Things seem to be going from bad to worse at HSBC (LSE: HSBA) (NYSE: HSBC.US). We already knew that 2014 was a tough year for the bank as fines, settlements and UK customer redress all took their toll on group profits.
However, it now looks as if these headwinds are going to continue on into 2015 and beyond.
A terrible year
2014 really was a terrible year for HSBC. The bank was forced to pay out billions in fines and settlements and, as a result, it had to beef up its legal and regulatory compliance divisions.
Unfortunately, the extra demand for staff push up the group’s costs, undoing much of the cost-cutting work completed over the past five years.
HSBC’s cost-income ratio — a closely watched measure of efficiency — jumped to 67.3% during 2014. Management had been targeting at cost-income ratio in the mid-50s by 2016.
Moreover, HSBC’s return on equity fell to 7.3% during 2014, down from 9.2% the year before and the group’s tier one capital ratio only ticked higher by 0.1%, from 10.8% up to 10.9%.
HSBC’s chief executive Stuart Gulliver has called 2014 “a challenging year”, which seems to be an appropriate assessment of the situation. Nevertheless, it looks as if HSBC’s management is preparing for yet another challenging year ahead.
The bank’s outlook statement offered little in the way of hope for HSBC’s shareholders. Management warned that there are a number of uncertainties and challenges facing the bank during 2015, most of which are outside of HSBC’s control. A thinly veiled warning that shareholders should not expect HSBC’s fortunes to improve any time soon.
It is clear that HSBC is in crisis mode. Almost all of management’s performance targets have now been missed and there’s no guarantee that the bank will be able to stabilise itself and return to growth in the short term.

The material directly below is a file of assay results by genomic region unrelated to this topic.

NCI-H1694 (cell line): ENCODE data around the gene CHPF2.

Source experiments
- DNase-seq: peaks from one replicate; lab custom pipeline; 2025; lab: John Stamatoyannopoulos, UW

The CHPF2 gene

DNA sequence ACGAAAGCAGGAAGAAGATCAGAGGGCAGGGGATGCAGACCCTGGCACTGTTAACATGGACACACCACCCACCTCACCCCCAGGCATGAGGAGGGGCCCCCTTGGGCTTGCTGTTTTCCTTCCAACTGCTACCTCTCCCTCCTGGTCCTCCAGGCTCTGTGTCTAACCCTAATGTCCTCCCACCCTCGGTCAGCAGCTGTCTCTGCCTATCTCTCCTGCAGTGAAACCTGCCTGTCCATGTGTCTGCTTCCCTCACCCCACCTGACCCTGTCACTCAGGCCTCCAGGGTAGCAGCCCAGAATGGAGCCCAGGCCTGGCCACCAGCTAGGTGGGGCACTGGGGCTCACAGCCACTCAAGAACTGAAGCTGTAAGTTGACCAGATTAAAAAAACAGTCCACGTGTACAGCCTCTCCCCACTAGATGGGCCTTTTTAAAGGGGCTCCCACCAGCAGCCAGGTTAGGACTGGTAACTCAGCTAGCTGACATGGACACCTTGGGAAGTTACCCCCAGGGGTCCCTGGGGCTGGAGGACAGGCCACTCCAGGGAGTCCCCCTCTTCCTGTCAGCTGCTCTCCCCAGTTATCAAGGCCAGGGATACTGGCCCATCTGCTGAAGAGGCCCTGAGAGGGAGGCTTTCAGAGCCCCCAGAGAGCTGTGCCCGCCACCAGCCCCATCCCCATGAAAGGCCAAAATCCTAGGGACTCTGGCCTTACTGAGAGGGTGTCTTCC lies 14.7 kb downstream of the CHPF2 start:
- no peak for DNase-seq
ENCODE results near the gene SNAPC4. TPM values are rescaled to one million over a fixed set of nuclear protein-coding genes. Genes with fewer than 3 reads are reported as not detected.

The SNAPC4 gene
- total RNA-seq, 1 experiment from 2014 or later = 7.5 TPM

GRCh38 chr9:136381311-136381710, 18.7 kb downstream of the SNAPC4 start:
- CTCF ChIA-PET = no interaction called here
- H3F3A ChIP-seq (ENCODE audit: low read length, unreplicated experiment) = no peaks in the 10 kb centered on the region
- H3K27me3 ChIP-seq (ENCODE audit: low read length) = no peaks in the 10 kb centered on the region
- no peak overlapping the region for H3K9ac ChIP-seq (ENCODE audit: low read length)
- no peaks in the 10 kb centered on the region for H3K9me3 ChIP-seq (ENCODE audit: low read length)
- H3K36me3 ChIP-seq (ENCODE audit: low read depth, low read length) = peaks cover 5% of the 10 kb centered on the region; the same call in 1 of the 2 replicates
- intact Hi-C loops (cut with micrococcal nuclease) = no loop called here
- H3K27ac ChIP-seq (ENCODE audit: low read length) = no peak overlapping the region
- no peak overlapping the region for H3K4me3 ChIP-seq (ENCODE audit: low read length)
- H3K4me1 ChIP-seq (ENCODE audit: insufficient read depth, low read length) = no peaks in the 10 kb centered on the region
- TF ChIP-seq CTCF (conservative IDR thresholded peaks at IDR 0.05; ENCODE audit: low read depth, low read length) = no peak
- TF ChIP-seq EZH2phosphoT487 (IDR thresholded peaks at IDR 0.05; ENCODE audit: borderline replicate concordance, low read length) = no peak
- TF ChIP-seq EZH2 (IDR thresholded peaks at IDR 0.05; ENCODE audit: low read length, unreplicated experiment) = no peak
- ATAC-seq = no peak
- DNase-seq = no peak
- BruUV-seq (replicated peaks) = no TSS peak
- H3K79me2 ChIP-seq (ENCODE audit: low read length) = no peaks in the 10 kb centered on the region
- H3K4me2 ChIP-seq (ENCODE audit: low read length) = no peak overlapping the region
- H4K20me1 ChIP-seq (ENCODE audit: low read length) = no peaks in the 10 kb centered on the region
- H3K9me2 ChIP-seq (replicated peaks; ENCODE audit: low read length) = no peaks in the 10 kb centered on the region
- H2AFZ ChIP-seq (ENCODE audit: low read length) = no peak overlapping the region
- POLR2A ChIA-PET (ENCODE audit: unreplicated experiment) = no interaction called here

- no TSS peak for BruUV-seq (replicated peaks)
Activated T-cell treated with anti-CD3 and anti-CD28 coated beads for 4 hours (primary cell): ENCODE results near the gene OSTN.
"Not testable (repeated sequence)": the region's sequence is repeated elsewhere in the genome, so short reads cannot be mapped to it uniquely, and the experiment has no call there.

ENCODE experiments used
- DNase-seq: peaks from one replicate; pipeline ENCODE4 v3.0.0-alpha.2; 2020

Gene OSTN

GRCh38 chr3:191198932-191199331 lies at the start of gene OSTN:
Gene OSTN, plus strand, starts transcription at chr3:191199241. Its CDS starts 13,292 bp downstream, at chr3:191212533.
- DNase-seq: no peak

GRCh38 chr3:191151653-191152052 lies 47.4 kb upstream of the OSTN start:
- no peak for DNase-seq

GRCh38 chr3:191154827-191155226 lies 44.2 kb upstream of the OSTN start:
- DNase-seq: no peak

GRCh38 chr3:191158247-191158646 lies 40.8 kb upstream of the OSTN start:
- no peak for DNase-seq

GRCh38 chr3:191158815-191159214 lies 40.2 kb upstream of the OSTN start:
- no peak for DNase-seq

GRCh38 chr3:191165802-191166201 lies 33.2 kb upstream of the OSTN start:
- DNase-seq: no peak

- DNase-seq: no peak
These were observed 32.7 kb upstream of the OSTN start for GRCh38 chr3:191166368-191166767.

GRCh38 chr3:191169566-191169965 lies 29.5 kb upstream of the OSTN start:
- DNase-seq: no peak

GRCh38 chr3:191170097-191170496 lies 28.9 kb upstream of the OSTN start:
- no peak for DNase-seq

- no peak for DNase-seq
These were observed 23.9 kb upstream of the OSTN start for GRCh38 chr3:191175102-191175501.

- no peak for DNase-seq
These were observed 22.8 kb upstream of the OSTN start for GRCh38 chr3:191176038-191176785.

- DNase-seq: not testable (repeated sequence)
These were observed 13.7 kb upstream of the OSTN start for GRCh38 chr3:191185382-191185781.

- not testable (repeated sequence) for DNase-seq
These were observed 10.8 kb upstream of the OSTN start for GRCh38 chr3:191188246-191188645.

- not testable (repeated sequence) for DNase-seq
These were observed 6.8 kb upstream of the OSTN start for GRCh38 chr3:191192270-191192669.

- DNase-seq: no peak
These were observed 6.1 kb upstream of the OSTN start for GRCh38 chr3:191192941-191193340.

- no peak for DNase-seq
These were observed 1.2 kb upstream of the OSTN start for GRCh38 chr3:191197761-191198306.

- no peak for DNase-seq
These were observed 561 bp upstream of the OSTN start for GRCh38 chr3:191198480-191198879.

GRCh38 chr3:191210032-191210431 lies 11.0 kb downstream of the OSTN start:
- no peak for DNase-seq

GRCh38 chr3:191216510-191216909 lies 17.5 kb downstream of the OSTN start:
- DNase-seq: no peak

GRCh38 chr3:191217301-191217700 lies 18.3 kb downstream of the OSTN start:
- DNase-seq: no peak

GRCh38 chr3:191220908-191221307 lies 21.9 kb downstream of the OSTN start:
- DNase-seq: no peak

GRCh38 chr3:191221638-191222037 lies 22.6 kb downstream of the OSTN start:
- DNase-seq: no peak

Some analysts are also now starting to question the sustainability of HSBC’s dividend payout. And management isn’t doing anything to reassure investors on this front. In particular, the bank warned on Monday that:
“To be clear, the progression of dividends should be consistent with the growth of the overall profitability of the Group and is predicated on our ability to meet regulatory capital requirements…”
Once again, an ominous-sounding statement that sounds like a warning, rather than a commitment to the payout.
Indeed, after announcing a 17% fall in pre-tax profit on Monday, the above statement implies a dividend cut could be on the cards as the dividend moves in line with overall group profitably.
What’s more, it’s now impossible to try and value HSBC. City figures suggest that the bank is trading at a forward P/E of 10.4 but based on today’s numbers, this figure is likely to be revised downwards.
Then there are the uncertainties and challenges currently facing the bank, which make City forecasts unreliable. For example, City analysts overstated HSBC’s full-year 2014 results by an average of 21%, which highlights the level of uncertainty investors now face.
So overall, as things go from bad to worse at HSBC, I’d argue it could be time to sell the bank and look elsewhere for deals.
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Rupert Hargreaves has no position in any shares mentioned. The Motley Fool UK has recommended HSBC Holdings. We Fools don't all hold the same opinions, but we all believe that considering a diverse range of insights makes us better investors.